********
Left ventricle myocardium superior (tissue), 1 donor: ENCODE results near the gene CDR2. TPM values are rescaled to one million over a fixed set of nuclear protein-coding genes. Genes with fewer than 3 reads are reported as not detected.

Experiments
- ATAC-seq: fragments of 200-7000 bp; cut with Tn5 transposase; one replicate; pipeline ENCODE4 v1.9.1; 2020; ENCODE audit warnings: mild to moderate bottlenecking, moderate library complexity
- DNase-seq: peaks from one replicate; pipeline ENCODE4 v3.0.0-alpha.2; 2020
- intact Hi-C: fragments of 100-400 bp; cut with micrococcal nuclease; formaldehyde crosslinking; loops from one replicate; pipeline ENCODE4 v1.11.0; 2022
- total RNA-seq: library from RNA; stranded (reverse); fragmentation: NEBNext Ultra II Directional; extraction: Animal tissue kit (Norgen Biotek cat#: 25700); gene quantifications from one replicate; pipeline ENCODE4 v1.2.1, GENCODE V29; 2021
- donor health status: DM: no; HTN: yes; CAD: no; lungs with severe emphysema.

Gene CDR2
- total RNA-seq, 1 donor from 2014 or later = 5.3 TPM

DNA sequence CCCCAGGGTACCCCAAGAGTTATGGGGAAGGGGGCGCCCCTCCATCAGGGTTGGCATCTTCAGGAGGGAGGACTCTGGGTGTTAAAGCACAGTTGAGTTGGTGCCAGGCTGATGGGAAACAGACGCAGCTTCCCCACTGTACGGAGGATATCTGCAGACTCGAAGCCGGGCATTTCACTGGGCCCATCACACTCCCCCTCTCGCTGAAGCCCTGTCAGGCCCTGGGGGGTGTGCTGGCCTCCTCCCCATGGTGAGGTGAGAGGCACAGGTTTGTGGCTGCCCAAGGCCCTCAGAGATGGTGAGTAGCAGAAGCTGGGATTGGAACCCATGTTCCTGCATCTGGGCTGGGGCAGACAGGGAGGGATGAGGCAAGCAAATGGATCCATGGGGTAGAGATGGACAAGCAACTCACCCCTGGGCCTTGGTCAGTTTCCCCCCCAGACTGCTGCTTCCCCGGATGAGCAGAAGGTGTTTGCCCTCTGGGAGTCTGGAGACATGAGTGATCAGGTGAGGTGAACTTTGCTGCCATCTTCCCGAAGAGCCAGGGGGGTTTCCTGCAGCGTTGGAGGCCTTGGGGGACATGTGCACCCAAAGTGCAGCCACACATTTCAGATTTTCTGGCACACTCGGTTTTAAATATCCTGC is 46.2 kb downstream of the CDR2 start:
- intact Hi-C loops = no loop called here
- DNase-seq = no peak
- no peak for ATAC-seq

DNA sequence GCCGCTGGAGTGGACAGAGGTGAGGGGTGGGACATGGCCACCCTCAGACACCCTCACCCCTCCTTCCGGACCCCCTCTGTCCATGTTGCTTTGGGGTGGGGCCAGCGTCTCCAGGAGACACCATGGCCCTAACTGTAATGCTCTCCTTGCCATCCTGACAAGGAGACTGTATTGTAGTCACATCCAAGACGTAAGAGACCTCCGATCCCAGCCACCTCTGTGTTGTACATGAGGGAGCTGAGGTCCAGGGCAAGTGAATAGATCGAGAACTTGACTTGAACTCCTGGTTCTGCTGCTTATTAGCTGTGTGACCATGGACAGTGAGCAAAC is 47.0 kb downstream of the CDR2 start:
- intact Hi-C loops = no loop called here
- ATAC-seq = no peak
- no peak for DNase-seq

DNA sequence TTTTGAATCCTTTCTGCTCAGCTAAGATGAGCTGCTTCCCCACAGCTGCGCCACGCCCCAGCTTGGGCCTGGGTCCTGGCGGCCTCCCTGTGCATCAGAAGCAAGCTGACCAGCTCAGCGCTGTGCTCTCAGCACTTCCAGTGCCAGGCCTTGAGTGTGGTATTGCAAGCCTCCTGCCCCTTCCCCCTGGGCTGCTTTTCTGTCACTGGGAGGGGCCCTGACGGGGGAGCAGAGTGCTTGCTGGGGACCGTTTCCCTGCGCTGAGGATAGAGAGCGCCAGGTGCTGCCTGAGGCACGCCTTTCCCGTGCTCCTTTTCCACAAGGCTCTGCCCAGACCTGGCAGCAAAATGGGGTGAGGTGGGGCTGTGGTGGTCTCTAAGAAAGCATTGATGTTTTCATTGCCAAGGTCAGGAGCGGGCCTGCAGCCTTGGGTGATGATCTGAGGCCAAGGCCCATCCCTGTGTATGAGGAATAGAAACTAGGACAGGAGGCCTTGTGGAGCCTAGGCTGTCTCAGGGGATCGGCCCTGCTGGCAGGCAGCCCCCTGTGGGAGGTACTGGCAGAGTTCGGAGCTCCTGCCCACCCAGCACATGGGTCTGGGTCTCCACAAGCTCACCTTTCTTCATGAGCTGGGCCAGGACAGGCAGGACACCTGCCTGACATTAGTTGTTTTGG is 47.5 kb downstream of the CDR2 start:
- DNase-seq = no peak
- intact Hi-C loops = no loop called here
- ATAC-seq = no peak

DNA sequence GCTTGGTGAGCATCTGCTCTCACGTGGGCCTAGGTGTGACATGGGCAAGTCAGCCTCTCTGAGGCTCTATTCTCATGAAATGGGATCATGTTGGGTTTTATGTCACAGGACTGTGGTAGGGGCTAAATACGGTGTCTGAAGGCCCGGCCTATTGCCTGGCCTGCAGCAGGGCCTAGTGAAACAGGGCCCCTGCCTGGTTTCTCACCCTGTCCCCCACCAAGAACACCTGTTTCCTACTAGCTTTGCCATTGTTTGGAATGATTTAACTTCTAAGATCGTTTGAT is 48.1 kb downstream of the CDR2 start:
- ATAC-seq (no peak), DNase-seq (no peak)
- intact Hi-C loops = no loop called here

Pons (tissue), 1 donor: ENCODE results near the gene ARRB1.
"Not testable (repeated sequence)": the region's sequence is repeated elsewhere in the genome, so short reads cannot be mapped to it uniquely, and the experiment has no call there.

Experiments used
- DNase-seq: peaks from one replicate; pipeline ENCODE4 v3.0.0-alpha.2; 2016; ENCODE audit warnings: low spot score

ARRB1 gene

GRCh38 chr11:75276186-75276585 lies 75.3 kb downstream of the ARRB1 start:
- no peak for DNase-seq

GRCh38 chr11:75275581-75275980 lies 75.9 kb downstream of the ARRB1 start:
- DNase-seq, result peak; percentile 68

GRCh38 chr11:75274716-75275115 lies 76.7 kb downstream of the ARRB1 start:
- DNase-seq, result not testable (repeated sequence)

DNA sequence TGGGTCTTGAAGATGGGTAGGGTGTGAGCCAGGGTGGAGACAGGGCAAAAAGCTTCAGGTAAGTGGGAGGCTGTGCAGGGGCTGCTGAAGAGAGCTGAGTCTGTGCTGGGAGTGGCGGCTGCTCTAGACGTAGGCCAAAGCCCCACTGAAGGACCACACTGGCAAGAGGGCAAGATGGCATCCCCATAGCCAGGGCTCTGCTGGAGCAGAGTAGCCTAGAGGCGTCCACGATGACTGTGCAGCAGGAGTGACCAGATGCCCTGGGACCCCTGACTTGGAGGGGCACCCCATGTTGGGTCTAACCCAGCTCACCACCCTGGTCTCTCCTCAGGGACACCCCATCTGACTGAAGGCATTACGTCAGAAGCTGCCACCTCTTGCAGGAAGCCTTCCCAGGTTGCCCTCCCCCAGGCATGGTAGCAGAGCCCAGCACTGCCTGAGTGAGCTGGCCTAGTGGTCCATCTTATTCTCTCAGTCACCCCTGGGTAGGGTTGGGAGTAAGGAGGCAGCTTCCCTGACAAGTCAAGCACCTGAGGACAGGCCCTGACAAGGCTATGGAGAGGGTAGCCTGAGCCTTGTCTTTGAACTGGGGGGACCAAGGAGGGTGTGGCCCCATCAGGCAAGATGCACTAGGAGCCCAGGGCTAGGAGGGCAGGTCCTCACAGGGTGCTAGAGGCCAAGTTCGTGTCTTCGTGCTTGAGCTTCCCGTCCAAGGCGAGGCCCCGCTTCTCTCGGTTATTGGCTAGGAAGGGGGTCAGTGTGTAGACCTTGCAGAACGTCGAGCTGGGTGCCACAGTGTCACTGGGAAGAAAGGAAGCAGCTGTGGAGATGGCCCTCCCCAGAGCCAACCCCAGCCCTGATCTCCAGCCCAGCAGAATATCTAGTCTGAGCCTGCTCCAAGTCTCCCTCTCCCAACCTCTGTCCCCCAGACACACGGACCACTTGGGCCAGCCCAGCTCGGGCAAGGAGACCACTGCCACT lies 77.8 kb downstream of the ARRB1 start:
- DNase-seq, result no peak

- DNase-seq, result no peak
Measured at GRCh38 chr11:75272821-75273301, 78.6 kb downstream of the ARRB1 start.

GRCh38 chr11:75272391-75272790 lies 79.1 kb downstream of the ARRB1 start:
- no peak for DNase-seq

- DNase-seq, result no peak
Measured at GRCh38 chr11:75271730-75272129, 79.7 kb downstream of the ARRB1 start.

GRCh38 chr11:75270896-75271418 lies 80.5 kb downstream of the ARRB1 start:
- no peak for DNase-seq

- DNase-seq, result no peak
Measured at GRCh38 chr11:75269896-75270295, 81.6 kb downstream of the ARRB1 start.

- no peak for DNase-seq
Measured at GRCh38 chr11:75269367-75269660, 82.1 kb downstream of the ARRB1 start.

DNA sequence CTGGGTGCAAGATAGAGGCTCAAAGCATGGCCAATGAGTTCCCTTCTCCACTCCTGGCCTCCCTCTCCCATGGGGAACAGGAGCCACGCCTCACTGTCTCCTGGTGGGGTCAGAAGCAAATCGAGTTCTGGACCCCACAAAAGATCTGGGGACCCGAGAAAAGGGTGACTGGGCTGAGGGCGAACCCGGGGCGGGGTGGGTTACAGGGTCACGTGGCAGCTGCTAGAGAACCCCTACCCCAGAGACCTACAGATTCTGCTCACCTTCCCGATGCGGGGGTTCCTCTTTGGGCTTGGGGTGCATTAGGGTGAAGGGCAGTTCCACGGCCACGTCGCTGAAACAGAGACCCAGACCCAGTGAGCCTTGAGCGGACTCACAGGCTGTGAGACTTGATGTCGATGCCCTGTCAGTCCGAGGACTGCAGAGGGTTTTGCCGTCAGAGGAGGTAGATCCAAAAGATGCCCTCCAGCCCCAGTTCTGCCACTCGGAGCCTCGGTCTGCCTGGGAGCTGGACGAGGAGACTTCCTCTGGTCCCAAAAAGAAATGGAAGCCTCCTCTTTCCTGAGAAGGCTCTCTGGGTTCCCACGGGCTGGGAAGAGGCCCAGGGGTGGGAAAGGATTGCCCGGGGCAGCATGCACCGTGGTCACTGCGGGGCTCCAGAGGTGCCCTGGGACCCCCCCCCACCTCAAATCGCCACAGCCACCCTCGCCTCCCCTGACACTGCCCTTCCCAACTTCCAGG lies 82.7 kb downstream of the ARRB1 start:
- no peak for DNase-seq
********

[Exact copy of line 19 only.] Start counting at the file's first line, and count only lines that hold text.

- DNase-seq = no peak